My heart must be made of cold, black steel, because I am not moved by dance. I know many people are, but not me. During the summer, one our favorite shows our family watches together is So You Think You Can Dance. I’m a total fan. The three of us marvel at the physical feats the dancers are capable of. I love all of the styles—modern, jazz, tap, ballet, hip-hop, ballroom. And I admire the grit it takes for each one of those talented, determined dancers to pursue an art form that almost guarantees a life of poverty and anonymity. It’s a lifestyle very likely to throw in career-ending injuries and maybe an eating disorder to boot. Dancers are tough, and they have to be. But, it doesn’t make me cry, ever. Is dance entertaining? Are Fred Astaire and Gene Kelly amazing? Yes, of course they are. So I find it oddly amusing when I see judge Mary Murphy dabbing at the corner of her eyes after a performance and fanning her face with her hands. When she offers her comments to the dancers on their performance, her voice is often thick with emotion, and she looks like she’s about to lose it there on national television. Really? You’re crying? The choreographers sitting in the audience appear to take it all just as seriously, offering their thanks for the honor by touching the tips of their fingers in prayer. Sometimes they’re moved to tears, too. Producer and judge Nigel Lythgoe has the audacity to declare particular performances so moving, they’re “Emmy worthy.”

Oy vey.

OK, before I get too caught up here as the arbiter of what should make people cry or not, let me just say that I can get teary and emotional over really stupid things, too. It’s just not dance. Most movies make me cry, and not just the ones of the Terms of Endearment variety. Frozen made me cry. So did the latest Star Trek movie. And forget it if it’s a beloved movie from my childhood that I get to watch with my kid. Every time I watch Annie with my daughter, I can’t get through “Maybe,” the first song of the first act, without getting completely choked up. Dumb TV can make me lose it too. Like when Zack and Kelly broke up. Yep, I admit that was me reaching for the Kleenex. None of this makes me proud of myself. But for some reason, it seems to be more acceptable to be moved to tears through a reality competition dance-off than a ridiculous sitcom from the early 1990s. One is considered higher art and the other, definitely low. I say they’re the same. No one should be defining for us what’s supposed to be moving and what’s supposed to be trash, though I’m clearly doing that right now. By the way, Two and a Half Men? Crap. Grown Ups? Crap. Grown Ups 2? You get the picture. It’s really all just entertainment meant to help us decompress at the end of the day.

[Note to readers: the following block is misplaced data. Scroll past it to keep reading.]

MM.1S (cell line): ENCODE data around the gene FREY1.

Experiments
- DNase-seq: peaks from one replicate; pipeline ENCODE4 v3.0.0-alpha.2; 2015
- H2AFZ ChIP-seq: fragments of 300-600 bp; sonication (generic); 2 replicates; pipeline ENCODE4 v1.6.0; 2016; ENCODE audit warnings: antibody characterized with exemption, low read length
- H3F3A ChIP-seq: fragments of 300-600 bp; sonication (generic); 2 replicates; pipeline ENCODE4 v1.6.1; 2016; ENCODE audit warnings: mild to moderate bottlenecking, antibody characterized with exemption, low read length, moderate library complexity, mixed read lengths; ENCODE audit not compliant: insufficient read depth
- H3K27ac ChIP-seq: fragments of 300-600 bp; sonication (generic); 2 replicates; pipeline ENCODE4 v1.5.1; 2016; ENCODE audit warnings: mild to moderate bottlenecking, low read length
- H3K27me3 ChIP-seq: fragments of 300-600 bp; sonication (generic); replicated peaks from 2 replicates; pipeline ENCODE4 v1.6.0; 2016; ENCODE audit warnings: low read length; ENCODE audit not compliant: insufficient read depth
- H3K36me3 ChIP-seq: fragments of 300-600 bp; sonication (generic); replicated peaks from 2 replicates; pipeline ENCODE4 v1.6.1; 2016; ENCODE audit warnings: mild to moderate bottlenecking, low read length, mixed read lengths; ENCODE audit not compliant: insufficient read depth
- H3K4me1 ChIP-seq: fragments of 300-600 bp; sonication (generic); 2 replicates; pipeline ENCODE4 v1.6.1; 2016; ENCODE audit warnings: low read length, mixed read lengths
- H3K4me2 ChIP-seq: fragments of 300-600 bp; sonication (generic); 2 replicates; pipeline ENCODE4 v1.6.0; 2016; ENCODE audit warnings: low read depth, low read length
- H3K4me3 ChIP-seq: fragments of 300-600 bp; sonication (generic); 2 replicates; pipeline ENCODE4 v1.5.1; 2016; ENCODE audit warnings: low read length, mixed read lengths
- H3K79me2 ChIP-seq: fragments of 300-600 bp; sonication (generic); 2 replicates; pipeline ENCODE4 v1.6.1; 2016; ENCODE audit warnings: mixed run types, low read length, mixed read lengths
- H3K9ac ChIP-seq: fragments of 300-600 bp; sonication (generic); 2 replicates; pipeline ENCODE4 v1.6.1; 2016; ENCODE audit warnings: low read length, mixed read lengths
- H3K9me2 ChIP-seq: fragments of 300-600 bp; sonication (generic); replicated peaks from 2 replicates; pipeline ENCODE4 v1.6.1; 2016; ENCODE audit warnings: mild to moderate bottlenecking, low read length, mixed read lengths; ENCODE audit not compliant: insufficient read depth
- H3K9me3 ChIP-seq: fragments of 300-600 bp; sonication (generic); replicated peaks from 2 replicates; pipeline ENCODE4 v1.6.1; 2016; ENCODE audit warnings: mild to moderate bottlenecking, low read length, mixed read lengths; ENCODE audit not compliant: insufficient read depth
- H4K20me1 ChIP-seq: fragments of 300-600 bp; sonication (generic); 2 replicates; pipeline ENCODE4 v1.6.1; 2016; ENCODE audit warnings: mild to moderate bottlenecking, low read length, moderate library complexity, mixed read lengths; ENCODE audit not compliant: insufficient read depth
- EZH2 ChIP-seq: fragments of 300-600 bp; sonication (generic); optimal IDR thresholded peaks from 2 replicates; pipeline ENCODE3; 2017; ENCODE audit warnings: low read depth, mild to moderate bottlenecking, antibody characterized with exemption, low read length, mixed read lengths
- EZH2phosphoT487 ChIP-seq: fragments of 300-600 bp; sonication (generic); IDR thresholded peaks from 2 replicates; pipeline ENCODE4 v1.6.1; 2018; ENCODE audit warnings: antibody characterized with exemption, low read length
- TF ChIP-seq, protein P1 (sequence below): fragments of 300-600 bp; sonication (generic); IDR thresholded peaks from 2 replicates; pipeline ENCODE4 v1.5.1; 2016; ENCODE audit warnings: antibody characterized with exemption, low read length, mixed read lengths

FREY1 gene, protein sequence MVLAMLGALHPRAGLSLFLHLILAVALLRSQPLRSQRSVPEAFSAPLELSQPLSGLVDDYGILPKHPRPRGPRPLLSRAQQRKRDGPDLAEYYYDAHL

I love Mary Murphy. Sincerely. I think she belongs on the Hot Tamale Train. Dance is amazing entertainment, and I would never be capable of anything like what those dancers do every day. But I’m not going to cry over it.

Show and Tell

A few weeks ago on Father’s Day, my husband, daughter, and I went out to Sabrina’s for breakfast. While we were waiting for our food, Josh and Virginia flipped over the kids menu, drew a line down the center of the page, and started a drawing contest with him working on one side, and she the other. I took a quick photo of the two hunched over the menu with my iPhone and posted the happy Father’s Day picture onto Facebook with the caption, “Drawing contest while waiting for breakfast. Happy Father’s Day, Josh!” Sweet, right? I thought, Isn’t this what Facebook is for? It’s the home of the subtle (or not-so-subtle) brag. See, look at my happy family, celebrating Father’s Day with a drawing contest and a much-too-big breakfast. And sure enough, almost 40 friends and family “Liked” the photo. My mom wished him a “Happy Father’s Day, Josh.” And when a high school buddy asked, “Who won?” I responded smugly, “VA handily won the drawing contest. Josh won the Awesome Dad award.” Yes, very pleased with myself here and our successful Father’s Day Facebook post!